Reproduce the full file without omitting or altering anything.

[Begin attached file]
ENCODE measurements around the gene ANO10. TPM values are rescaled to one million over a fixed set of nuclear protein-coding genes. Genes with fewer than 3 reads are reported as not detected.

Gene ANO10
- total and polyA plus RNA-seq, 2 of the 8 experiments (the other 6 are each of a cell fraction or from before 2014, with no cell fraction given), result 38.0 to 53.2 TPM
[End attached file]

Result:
ENCODE measurements around the gene ANO10. TPM values are rescaled to one million over a fixed set of nuclear protein-coding genes. Genes with fewer than 3 reads are reported as not detected.

Gene ANO10
- total and polyA plus RNA-seq, 2 of the 8 experiments (the other 6 are each of a cell fraction or from before 2014, with no cell fraction given), result 38.0 to 53.2 TPM